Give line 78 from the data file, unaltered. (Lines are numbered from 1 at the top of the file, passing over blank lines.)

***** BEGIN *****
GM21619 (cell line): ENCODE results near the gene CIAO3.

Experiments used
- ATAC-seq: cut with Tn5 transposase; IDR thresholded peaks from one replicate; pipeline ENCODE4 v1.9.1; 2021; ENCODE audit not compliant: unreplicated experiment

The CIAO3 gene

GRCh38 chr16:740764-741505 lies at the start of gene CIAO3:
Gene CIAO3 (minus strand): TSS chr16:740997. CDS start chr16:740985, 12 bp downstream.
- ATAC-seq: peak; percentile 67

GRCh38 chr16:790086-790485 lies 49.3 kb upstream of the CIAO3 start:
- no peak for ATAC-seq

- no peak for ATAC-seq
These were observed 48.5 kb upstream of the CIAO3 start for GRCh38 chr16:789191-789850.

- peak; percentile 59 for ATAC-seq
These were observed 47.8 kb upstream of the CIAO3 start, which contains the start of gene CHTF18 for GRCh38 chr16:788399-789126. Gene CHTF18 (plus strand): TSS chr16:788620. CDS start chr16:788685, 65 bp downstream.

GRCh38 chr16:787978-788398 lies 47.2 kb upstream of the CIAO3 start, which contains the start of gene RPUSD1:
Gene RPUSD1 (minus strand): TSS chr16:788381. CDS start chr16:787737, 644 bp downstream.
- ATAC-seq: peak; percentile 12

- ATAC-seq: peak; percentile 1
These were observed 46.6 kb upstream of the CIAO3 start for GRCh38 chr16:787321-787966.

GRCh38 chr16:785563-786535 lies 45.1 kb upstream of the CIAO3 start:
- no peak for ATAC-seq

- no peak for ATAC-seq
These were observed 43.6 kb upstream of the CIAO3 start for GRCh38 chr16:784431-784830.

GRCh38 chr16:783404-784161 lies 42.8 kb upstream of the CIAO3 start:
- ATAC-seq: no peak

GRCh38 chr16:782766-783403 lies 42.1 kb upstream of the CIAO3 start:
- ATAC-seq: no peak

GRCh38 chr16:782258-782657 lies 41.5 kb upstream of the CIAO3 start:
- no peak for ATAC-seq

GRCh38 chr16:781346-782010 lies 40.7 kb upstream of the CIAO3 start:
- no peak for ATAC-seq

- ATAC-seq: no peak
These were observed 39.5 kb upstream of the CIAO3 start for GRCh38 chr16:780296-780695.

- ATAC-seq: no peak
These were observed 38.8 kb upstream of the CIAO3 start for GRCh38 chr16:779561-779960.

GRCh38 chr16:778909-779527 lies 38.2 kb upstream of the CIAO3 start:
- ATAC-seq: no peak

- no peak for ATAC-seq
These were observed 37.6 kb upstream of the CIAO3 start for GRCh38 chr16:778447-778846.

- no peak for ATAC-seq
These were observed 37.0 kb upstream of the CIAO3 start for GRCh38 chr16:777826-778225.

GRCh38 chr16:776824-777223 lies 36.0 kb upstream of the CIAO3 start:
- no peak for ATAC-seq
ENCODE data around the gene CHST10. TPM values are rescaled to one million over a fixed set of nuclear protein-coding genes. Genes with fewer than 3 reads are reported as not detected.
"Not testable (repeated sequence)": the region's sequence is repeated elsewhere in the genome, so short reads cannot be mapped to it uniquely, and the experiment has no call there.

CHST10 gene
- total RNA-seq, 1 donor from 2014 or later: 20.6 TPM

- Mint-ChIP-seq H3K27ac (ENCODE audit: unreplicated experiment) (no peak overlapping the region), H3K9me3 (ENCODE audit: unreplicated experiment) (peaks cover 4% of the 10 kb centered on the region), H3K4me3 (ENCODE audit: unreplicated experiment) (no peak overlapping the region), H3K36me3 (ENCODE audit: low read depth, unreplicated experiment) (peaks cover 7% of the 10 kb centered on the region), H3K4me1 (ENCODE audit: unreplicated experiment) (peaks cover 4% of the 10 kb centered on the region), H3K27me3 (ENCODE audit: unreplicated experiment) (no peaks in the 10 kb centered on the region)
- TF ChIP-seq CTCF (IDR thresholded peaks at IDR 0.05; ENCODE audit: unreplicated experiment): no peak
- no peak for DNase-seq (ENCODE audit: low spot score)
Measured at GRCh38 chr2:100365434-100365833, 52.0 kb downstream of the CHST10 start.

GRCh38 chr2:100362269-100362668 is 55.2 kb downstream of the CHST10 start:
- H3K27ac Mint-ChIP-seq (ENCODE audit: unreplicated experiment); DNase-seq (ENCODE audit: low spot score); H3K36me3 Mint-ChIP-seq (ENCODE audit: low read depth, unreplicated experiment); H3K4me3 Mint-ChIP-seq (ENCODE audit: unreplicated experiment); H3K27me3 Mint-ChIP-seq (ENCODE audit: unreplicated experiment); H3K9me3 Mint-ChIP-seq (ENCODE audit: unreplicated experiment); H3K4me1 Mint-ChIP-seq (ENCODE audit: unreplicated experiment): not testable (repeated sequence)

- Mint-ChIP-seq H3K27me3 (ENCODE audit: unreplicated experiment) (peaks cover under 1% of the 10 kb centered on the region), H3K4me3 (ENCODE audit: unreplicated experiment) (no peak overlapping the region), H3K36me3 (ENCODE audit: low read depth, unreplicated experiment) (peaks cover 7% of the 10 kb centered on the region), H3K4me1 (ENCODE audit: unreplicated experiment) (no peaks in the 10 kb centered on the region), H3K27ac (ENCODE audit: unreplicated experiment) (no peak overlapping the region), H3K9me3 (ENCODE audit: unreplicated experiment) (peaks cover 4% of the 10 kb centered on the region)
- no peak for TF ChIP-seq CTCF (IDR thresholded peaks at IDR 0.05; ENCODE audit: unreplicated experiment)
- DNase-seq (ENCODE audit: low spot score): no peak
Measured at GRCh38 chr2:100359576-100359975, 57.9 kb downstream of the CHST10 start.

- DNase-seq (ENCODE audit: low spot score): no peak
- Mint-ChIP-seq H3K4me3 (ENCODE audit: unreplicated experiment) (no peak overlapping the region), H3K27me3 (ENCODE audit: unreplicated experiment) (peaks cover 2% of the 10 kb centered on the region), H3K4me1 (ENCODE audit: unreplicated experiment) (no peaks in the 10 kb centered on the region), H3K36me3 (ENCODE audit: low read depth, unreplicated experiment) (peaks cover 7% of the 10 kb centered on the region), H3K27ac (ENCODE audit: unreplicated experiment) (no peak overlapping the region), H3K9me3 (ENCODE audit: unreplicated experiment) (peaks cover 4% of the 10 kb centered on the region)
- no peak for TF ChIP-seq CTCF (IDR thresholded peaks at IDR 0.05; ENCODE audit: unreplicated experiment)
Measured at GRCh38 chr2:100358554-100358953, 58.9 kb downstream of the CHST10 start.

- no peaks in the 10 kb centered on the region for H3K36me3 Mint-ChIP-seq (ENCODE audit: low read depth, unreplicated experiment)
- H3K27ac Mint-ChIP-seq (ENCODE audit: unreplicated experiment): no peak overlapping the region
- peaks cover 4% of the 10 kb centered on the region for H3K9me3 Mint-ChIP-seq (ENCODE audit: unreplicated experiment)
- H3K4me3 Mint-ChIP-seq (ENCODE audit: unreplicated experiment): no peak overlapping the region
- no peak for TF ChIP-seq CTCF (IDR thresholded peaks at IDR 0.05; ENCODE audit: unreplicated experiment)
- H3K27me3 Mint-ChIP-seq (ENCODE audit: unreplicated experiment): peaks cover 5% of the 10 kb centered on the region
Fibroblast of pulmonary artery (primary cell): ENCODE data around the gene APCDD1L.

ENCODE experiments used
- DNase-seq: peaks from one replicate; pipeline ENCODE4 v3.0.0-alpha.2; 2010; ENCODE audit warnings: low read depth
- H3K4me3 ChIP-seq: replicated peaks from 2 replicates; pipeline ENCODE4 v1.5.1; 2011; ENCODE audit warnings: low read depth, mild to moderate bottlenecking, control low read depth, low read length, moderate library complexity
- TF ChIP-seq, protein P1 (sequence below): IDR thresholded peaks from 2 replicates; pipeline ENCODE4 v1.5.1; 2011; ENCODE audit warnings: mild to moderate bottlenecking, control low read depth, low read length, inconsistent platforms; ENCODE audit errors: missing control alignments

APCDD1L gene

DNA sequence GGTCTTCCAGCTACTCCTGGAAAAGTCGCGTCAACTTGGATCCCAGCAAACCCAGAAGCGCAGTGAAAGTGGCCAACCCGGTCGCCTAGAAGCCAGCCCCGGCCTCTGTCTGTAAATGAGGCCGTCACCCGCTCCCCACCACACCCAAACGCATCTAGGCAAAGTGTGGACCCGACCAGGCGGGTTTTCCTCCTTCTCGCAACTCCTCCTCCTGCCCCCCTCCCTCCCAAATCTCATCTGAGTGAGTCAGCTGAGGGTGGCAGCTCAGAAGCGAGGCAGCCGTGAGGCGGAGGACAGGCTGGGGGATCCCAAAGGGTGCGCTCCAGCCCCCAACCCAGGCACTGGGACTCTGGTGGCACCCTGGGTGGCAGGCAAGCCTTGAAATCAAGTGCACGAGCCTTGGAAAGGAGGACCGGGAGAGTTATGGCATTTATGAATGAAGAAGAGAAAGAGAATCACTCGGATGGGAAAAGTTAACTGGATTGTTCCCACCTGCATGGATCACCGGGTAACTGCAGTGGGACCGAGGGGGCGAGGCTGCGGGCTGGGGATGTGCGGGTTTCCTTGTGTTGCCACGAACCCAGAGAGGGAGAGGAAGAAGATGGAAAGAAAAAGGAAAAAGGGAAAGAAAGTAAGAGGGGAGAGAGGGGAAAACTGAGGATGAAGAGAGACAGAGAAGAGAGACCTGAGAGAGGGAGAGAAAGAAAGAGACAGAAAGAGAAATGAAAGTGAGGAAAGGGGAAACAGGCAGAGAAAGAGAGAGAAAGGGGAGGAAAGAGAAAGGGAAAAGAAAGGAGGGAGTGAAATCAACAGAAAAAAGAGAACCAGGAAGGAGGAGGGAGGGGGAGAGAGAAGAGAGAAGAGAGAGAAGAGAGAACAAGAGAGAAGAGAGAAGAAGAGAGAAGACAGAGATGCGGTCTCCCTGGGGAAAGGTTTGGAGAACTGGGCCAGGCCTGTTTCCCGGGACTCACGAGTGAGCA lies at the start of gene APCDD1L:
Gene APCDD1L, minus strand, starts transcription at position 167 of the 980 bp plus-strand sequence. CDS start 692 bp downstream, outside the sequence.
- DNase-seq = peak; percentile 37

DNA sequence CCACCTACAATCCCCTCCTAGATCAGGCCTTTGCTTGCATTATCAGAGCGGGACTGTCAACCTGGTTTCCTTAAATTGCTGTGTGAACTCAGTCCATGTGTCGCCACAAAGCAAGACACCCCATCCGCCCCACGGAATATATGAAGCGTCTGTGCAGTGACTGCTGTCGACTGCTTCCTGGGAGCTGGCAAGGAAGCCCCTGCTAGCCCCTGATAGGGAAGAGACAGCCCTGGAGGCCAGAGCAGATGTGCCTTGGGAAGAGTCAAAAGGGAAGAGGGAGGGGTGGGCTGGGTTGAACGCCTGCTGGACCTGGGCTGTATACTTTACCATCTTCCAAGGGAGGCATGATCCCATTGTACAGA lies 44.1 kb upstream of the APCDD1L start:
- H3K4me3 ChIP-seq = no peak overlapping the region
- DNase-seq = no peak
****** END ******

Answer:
- DNase-seq = no peak